Author: Khairudin Aljunied
Publisher: Cornell University Press
Published: April 2016
Sufism has shaped the history and social lives of the Malays—one of the largest Muslim populations in the world today—for many centuries. But in recent decades, reformist and modernist forces have challenged the role of Sufism as a pivotal aspect of Malay–Muslim life in their pursuit to purify Islam from what they perceived as external influences that have crept into the age-old faith. This has given rise to polarizations within local Malay societies.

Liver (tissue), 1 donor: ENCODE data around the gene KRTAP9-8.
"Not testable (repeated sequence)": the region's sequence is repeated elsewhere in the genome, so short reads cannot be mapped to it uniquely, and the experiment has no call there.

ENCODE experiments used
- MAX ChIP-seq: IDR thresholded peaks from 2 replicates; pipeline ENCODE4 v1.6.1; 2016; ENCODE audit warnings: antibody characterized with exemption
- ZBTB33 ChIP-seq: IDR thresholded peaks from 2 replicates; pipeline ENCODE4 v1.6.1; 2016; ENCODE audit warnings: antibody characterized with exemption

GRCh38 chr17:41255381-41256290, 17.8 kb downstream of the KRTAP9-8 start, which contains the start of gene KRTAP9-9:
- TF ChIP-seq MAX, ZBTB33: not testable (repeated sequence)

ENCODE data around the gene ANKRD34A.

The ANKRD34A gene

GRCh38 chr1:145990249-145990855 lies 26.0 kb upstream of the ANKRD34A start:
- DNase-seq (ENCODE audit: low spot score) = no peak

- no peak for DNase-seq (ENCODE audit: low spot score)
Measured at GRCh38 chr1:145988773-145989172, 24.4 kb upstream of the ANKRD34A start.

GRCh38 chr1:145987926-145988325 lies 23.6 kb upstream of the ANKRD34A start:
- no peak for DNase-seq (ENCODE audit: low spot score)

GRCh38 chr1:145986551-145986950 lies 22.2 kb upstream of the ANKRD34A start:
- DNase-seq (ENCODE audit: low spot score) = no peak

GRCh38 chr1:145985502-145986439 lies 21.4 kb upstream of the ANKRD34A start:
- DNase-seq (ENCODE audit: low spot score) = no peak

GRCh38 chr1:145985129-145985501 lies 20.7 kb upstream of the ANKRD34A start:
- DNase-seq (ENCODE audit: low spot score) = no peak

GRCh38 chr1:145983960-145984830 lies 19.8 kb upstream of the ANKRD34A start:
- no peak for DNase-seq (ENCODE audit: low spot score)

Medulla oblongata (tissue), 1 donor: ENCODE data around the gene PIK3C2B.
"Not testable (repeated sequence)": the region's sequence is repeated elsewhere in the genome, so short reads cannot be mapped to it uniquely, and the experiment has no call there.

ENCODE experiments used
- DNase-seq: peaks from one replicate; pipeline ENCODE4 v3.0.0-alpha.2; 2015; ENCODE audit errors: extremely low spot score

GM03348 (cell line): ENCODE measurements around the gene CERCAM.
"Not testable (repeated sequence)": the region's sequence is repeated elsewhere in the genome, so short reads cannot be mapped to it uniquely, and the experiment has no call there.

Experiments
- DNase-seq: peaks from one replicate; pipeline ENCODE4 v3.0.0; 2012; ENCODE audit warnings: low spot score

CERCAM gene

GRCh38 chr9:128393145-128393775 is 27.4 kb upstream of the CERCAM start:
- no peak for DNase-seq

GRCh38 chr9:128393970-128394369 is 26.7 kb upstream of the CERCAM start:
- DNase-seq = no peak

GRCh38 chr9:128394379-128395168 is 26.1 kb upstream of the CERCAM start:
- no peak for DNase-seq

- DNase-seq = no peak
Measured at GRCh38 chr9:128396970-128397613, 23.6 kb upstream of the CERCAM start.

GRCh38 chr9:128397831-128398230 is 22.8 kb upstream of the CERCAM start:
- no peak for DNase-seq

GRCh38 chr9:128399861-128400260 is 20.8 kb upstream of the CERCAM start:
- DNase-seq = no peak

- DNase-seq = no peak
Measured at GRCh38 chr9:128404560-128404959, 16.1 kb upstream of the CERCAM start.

This article examines the intellectual interventions and contributions of a prominent Indonesian scholar and religious reformer, Haji Abdul Malik bin Abdul Karim Amrullah (1908–81), popularly known as “Hamka,” amidst the debates over the place of Sufism in the Malay World. The author shows how Hamka sought to reorient Sufism in the Malay World by offering fresh interpretations of the origins, parameters, and purposes of Sufism.